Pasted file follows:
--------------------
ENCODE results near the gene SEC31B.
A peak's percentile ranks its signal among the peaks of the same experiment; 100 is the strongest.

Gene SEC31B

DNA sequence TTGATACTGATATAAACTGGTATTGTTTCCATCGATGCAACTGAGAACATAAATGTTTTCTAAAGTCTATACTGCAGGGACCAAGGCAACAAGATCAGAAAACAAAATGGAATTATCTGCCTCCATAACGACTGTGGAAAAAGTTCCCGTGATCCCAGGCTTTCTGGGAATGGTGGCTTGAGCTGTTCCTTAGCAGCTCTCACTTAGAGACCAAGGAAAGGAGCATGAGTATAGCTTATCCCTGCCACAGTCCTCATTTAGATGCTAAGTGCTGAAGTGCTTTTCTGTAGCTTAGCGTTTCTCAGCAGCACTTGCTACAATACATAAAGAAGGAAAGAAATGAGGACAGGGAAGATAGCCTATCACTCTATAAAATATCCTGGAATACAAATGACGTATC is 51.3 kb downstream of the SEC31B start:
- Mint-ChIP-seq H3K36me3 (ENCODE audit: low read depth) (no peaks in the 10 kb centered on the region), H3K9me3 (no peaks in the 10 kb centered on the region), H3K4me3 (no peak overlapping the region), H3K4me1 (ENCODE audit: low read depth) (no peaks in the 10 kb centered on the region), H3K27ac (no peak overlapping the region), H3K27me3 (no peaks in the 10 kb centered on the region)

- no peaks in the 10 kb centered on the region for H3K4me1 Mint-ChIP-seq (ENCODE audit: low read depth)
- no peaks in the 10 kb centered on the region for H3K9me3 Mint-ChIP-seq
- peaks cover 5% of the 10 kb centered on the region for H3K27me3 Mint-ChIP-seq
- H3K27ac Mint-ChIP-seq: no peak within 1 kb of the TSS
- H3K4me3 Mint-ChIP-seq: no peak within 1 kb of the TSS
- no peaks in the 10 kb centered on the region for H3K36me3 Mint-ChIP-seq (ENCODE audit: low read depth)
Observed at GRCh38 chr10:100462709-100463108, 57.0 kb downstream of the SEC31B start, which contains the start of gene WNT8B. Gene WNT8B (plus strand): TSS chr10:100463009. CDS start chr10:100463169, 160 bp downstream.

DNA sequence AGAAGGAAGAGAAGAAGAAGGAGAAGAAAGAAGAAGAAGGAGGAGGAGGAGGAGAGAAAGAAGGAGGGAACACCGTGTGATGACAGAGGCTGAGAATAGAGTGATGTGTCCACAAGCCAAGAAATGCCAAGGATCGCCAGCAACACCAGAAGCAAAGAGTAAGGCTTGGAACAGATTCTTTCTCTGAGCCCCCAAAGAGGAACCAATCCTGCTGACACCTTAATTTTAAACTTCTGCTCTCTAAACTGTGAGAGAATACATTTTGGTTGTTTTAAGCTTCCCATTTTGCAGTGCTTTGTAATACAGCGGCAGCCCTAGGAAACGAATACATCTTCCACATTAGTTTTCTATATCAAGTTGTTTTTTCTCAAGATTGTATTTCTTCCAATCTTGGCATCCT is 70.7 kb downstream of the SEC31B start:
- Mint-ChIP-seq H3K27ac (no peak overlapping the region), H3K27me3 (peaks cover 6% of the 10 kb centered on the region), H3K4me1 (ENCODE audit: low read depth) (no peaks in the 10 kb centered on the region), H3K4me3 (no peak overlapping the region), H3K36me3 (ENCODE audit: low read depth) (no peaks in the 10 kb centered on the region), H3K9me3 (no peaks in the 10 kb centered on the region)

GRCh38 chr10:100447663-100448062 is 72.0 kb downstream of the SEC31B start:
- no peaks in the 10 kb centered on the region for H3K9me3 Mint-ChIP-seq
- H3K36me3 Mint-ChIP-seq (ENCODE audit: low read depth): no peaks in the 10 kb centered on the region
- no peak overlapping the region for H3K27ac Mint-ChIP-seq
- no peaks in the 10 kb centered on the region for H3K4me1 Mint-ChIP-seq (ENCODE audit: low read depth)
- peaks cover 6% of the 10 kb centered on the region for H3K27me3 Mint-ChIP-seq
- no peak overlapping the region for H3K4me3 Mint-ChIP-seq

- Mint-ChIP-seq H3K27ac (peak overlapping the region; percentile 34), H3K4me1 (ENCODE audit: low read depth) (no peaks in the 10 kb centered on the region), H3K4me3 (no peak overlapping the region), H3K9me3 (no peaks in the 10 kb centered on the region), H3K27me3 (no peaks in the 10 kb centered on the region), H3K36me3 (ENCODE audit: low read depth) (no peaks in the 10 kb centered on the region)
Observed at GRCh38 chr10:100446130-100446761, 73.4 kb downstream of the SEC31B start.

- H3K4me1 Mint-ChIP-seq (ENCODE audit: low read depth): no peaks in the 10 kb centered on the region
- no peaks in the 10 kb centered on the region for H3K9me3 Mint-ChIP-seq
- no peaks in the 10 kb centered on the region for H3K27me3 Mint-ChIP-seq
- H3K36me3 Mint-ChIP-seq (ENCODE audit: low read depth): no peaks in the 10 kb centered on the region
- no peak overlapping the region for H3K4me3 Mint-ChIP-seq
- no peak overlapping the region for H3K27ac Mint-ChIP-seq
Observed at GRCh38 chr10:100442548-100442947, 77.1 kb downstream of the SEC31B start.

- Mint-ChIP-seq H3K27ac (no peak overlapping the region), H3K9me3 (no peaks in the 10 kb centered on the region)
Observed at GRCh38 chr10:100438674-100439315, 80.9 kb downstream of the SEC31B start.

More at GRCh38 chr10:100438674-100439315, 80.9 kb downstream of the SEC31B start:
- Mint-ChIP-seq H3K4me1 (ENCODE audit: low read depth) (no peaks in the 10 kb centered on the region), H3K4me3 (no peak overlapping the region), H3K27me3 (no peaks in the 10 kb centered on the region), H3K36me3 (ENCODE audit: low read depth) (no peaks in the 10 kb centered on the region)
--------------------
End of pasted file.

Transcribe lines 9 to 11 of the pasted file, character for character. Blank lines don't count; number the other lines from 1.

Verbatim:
- H3K27ac Mint-ChIP-seq: no peak within 1 kb of the TSS
- H3K4me3 Mint-ChIP-seq: no peak within 1 kb of the TSS
- no peaks in the 10 kb centered on the region for H3K36me3 Mint-ChIP-seq (ENCODE audit: low read depth)